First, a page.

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The Sharks Of The Bahamas – Part 2


The Sharks Of The Bahamas

Byron Conroy travelled to the Bahamas with one aim in mind – to get some high-quality shark photographs. In this conclusion of a two-part feature, we continue to follow his 14-day adventure on the Bahamas Master liveaboard.

Photographs by Byron Conroy

The next day we arrived at the Blue Hole in the Andros area. We had to make our way from the South of the Bahamas to the North, so the Blue Hole was a great way to make a halfway stop for a couple of dives.

The hole itself is around 300m deep and is basically a collapsed sink hole, so it is circular in shape and has limestone walls all round, with a hole in the middle. The dives themselves were conducted around the edge of the hole, eeffectively diving a coral reef wall that is almost bottomless.

Along the wall edges we spotted turtles and nice corals it was great to dive a reef after several days in Cat Island of blue water diving and the wrecks of the Nassau area.

After two dives we began the 18-hour trip from Andros to Bimini. During the overnight cruise we had the most-incredible flat calm ocean conditions and I was able to spend much of the night sitting in the sundeck and the bow looking at the mirrorflat ocean – we had a full moon and the light was reflected in the ocean along with the most-amazing array of stars.

Bimini island is actually synonymous with the great hammerhead shark. The mangroves in the area are thought to be a habitat used for hammerhead pups to mature before heading out into the ocean., So in the winter months, great hammerheads can be found in reasonable numbers feeding on the area.

My trip was in April, to be in line with the oceanic whitetips appearance off Cat Island so it was thought that we would be a bit late for the hammerhead season.

Despite this, we did one baited dive in the shallow water just off the beach of Bimini. Unfortunately, we did not get any hammerheads as expected, but it was awesome to see the area and understand the reasons the hammerheads come here, and the importance of maintaining the mangroves – ahabitat that is vital to coral reef and fish populations but is often decimated to make beachside property.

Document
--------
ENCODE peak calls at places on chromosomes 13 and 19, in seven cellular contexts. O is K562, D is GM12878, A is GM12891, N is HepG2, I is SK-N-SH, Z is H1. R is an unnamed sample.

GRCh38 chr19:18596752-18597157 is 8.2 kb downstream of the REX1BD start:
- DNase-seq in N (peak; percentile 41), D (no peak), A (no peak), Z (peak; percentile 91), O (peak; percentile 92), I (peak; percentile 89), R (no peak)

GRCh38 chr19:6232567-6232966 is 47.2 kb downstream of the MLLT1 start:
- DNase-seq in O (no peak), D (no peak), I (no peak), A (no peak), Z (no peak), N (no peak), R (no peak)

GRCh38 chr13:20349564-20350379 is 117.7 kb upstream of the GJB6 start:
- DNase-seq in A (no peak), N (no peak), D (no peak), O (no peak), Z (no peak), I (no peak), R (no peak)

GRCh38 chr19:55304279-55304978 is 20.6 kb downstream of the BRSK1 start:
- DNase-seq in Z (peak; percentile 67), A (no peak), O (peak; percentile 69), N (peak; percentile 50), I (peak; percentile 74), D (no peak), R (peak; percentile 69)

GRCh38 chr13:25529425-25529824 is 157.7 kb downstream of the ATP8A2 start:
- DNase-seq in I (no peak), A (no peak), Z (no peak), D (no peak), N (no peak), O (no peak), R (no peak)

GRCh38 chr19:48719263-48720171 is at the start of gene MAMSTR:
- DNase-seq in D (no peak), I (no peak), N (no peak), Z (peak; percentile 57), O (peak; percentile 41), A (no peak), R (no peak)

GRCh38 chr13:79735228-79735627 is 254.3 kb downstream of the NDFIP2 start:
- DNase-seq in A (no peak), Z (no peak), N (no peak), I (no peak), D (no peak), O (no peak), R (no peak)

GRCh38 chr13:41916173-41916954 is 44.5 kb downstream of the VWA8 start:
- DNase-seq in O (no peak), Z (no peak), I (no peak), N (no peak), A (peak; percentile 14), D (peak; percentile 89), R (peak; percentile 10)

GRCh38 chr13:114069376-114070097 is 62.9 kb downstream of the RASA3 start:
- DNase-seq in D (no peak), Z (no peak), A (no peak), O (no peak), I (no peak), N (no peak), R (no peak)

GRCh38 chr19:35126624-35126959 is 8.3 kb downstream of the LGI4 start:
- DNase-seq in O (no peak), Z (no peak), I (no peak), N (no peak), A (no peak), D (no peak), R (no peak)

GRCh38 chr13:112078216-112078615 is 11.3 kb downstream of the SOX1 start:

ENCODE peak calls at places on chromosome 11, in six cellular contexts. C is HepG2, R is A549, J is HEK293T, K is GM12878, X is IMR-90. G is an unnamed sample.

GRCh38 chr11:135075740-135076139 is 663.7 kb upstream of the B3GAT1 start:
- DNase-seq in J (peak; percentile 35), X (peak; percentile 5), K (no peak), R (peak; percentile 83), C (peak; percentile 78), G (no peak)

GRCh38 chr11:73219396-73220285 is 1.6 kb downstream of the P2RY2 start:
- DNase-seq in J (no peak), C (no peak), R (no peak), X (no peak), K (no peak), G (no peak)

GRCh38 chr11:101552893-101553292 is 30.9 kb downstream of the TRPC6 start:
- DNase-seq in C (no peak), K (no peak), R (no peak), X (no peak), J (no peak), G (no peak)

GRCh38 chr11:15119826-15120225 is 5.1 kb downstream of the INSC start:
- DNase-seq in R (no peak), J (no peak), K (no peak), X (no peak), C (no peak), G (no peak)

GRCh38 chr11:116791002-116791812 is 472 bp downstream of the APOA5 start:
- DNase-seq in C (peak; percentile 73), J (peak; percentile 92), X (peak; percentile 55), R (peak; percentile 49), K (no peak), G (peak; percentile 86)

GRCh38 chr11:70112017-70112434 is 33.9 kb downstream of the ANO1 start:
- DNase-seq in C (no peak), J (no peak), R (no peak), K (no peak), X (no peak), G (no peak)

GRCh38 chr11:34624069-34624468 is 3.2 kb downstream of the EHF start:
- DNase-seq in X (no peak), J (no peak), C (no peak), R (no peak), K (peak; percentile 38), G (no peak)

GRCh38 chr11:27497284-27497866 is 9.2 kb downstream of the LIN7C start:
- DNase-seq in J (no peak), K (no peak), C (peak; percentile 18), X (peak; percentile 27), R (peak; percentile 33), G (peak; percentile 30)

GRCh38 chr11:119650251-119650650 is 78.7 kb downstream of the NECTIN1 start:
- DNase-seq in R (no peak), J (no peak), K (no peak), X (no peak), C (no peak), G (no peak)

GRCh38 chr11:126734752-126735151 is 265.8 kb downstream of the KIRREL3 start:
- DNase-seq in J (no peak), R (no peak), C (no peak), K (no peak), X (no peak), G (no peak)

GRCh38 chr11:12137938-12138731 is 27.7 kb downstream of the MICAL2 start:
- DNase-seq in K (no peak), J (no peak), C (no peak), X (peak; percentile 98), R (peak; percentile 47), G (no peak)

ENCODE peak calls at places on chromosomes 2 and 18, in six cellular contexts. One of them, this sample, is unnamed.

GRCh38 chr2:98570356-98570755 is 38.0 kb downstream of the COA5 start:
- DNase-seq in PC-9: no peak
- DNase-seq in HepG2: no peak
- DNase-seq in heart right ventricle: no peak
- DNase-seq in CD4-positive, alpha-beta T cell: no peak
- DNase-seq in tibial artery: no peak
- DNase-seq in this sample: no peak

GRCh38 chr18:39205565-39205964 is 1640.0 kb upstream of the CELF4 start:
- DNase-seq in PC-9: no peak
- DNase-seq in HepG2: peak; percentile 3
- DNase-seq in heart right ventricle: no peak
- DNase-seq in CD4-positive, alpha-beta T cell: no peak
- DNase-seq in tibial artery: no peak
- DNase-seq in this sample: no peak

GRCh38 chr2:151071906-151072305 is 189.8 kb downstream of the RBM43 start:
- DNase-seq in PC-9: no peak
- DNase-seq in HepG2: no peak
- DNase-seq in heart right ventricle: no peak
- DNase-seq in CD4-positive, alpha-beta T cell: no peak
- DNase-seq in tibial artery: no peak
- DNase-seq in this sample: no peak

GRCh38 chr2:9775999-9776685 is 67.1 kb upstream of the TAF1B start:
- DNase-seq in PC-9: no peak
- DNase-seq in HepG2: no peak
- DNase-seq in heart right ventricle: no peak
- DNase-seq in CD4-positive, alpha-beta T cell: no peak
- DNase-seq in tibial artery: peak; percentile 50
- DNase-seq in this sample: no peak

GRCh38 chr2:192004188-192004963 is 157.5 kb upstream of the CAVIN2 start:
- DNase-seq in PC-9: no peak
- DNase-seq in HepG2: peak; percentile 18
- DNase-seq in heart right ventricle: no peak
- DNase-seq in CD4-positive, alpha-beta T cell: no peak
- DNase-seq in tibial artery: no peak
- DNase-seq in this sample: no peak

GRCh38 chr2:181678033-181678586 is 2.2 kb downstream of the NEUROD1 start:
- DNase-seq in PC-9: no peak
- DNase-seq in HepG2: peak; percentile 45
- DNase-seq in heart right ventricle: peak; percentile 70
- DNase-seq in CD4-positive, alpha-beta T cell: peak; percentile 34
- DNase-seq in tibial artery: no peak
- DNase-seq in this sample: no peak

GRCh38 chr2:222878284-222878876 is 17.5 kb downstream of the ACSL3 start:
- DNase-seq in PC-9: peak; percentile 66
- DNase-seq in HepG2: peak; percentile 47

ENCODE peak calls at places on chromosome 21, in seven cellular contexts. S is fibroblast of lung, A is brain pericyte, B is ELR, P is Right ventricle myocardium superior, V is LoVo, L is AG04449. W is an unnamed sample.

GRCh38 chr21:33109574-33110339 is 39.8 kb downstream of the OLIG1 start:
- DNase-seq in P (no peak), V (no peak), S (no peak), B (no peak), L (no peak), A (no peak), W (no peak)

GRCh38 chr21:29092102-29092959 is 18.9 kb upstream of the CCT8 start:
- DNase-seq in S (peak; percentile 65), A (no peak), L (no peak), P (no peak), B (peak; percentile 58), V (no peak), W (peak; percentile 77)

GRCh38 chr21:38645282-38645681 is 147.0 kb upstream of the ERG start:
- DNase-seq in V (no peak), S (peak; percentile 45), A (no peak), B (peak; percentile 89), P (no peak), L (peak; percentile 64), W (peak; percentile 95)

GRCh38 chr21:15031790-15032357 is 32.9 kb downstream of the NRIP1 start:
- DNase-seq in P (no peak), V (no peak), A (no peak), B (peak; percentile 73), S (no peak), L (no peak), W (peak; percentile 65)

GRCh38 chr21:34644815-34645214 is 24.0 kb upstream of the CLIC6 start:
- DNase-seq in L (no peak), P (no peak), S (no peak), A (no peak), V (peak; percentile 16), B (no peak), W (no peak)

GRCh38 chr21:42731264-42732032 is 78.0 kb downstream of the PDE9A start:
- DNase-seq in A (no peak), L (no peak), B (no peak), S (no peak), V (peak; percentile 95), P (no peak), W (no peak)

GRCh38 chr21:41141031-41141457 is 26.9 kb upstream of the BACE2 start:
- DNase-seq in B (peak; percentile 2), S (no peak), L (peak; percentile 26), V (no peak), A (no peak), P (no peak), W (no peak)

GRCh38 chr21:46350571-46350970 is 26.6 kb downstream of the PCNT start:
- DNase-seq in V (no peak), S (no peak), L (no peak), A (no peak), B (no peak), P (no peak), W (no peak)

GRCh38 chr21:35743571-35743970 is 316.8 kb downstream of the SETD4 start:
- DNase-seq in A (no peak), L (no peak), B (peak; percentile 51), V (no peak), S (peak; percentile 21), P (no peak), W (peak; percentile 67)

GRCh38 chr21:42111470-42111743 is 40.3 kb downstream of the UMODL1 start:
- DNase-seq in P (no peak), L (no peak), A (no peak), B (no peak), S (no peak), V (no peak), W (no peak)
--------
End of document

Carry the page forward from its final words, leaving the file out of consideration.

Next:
This area of Bimini has some other great diving though, and over the next couple of days we were able to dive some really nice reefs, with plenty of reef fish, jacks, remoras, sea turtles and lovely corals and sponges.

We also took the opportunity to dive the SS Sapona, a wreck that’s half sticking out of the ocean. The wreck was really interesting as the light penetrates the main building and launches sunrays between the beams and pillars of the shipwreck, creating lively high contrast scenes.

So for the final four days we had made our way up to Tiger Beach. For anyone who has even considered doing any shark diving, Tiger Beach has to be the ultimate bucket list destination. I had been on trips all over the world and everyone who I encountered along my way endlessly bestowed on me the joys of diving at Tiger Beach.

It is home to a resident population of tiger sharks and reef sharks that can be seen from the months of October to June.

Lemon Shark
Lemon Shark

Dylan gave a special briefing for the event. We would be diving again in groups of six with an additional guide on the bait box and a spotter behind the group.

The idea is the bait box would be in the centre and then we would make a V-shape (three per side) with the current behind, meaning any sharks would be smelling us from up current and being drawn in a direct line from in front of us towards the bait box, as if heading up a runway.